And what about others, just like Leo, who are sacrificed on the altars of their own parents’ selfishness?

A documentary shown a few years ago by the BBC, “A World without Down Syndrome”, presented by an actress whose own son has Down’s, highlighted the fact that 90% of people in the UK who know their child will be born with Down's syndrome will have an abortion.

"The doctor said to us: 'I'm sorry, I'm so sorry.' The nurse on duty cried. I don't think anyone said anything at all positive," says Sally Phillips, the presenter of the documentary. "It wouldn't have been any different if they'd told me my child wasn't going to make it." In other words, and to put the matter bluntly, it would have been better if Mrs. Phillips’ ten-day-old son, just tested positively for Down syndrome, had never been born. It would have been better were he dead. It’s only a short step from such an attitude to the smothering of the ten-day-old baby, a “final solution” to the problem that is already being advocated by certain “pro-choice” philosophers.

Like Clara Claiborne Park, Mrs. Phillips says that having her son, Olly, “has changed me and my family for the better”.

"I was told it was a tragedy and actually it's a comedy,” she says. “It's like a sitcom where something appears to go wrong but there's nothing bad at the end of it. He's also incredibly caring. He's the only one of my three kids who every single day will ask me how my day was. He's really kind. He's really focused on other people. He's really gifted emotionally. He'll notice if people are upset when I won't."

Some critics were bemused that the BBC had produced such a “surprisingly pro-life” documentary, and a reviewer in the UK’s Guardian complained that Mrs. Philips was “biased” because she had a child with Down’s and therefore couldn’t judge the issue objectively. One wonders if the same reviewer would say that victims of apartheid in South Africa, such as Nelson Mandela, were too “biased” to judge the rights and wrongs of racial segregation, or, a more accurate parallel scenario considering that we are talking of those who makes sacrifices to preserve the lives of others, whether Oskar Schindler was too “biased” against the Nazi solution of systematically exterminating undesirable people to judge the rights and wrongs of the Holocaust.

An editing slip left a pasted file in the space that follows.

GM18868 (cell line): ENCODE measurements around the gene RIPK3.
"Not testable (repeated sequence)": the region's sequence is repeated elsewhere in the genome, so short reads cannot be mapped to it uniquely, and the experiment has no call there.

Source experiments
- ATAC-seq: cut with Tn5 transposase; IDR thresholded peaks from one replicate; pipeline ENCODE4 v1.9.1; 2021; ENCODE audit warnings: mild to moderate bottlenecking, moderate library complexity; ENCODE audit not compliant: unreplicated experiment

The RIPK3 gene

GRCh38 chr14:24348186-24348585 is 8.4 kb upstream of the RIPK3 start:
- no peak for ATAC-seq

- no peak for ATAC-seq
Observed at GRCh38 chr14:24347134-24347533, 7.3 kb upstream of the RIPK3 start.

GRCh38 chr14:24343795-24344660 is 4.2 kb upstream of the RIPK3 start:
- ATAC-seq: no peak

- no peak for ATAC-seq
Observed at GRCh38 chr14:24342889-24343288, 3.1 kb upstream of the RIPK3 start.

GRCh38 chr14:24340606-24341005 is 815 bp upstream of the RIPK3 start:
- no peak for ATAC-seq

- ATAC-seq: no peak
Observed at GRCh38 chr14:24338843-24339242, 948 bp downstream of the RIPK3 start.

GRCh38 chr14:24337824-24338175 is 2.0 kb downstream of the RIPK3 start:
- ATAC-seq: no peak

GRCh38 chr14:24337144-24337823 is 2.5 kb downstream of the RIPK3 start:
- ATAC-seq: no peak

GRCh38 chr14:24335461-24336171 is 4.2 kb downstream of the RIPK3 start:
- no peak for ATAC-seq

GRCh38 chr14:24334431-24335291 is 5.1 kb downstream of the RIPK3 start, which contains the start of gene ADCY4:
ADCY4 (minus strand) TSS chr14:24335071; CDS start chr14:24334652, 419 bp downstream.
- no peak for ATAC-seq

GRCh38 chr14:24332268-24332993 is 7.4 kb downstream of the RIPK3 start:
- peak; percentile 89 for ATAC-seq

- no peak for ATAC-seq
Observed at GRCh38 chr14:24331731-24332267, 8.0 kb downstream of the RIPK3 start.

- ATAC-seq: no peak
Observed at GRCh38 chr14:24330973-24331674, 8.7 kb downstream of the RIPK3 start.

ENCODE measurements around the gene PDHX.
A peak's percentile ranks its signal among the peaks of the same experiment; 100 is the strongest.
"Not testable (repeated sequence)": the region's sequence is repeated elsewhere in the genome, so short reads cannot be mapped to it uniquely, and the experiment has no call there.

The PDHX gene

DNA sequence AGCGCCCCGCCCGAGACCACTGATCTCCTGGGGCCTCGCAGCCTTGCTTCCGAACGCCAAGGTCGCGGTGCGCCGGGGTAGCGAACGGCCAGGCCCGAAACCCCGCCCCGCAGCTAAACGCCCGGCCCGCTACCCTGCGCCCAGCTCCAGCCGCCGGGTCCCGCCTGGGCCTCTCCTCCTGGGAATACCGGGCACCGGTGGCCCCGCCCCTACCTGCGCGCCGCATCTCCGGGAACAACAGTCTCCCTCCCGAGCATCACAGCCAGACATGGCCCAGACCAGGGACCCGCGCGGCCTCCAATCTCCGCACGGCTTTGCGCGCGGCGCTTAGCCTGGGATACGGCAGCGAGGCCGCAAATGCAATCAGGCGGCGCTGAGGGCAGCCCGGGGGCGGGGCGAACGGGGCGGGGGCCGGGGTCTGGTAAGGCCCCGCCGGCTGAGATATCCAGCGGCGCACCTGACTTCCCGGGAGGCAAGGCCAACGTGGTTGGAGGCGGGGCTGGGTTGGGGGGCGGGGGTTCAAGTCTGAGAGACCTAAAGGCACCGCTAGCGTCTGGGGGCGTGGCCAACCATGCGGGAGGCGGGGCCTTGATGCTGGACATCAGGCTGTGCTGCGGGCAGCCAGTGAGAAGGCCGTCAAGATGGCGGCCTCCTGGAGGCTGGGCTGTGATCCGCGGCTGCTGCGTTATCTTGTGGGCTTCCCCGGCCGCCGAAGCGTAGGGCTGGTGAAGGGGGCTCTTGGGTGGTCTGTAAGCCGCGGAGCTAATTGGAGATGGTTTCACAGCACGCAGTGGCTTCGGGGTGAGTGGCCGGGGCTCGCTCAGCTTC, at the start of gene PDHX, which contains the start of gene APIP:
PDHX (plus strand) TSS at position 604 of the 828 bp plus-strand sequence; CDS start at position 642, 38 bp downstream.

What is one to think of those who not only refuse to learn the lessons that the gift of disabled children teach us but seek to exterminate the teachers so that they don’t have to learn the lessons? What are we to think of a Presidential candidate who boasted of her support for the killing of such teachers? What are we to think of her plans to not only make the killing of such teachers easier but to force the rest of us to pay for their extermination? With this in mind, and regardless of what we think of Donald Trump, we can be pleased that such a person is not now in the White House.

Metaphysical & Romantic Poets

Metaphysical & Romantic Poets

The Catholic Writer in Exile

The Catholic Writer in Exile